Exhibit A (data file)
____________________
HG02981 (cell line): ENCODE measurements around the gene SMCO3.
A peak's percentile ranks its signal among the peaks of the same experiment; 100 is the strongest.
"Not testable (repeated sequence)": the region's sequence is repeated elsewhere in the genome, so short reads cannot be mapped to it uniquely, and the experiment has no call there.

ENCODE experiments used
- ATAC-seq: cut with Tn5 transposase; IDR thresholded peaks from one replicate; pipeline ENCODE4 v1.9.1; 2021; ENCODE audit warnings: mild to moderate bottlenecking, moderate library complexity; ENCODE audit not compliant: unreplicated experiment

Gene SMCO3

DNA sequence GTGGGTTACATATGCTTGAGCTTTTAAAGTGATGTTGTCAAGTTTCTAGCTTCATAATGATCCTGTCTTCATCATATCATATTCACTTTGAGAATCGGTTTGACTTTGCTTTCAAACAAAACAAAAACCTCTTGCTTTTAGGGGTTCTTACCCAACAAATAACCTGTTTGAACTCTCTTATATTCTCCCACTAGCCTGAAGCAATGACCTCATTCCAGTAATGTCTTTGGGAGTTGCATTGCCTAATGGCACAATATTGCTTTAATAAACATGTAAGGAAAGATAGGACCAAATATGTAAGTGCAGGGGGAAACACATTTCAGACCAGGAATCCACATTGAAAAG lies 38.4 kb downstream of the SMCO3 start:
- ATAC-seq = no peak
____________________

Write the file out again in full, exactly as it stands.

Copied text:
HG02981 (cell line): ENCODE measurements around the gene SMCO3.
A peak's percentile ranks its signal among the peaks of the same experiment; 100 is the strongest.
"Not testable (repeated sequence)": the region's sequence is repeated elsewhere in the genome, so short reads cannot be mapped to it uniquely, and the experiment has no call there.

ENCODE experiments used
- ATAC-seq: cut with Tn5 transposase; IDR thresholded peaks from one replicate; pipeline ENCODE4 v1.9.1; 2021; ENCODE audit warnings: mild to moderate bottlenecking, moderate library complexity; ENCODE audit not compliant: unreplicated experiment

Gene SMCO3

DNA sequence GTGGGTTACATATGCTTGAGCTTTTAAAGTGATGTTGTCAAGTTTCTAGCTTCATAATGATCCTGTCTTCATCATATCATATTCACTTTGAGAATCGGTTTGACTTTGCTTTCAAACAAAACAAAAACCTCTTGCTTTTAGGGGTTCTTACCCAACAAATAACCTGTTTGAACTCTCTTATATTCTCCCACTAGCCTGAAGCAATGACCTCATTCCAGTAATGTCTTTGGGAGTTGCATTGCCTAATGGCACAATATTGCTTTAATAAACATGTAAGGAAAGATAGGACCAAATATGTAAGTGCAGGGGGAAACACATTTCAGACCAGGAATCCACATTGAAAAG lies 38.4 kb downstream of the SMCO3 start:
- ATAC-seq = no peak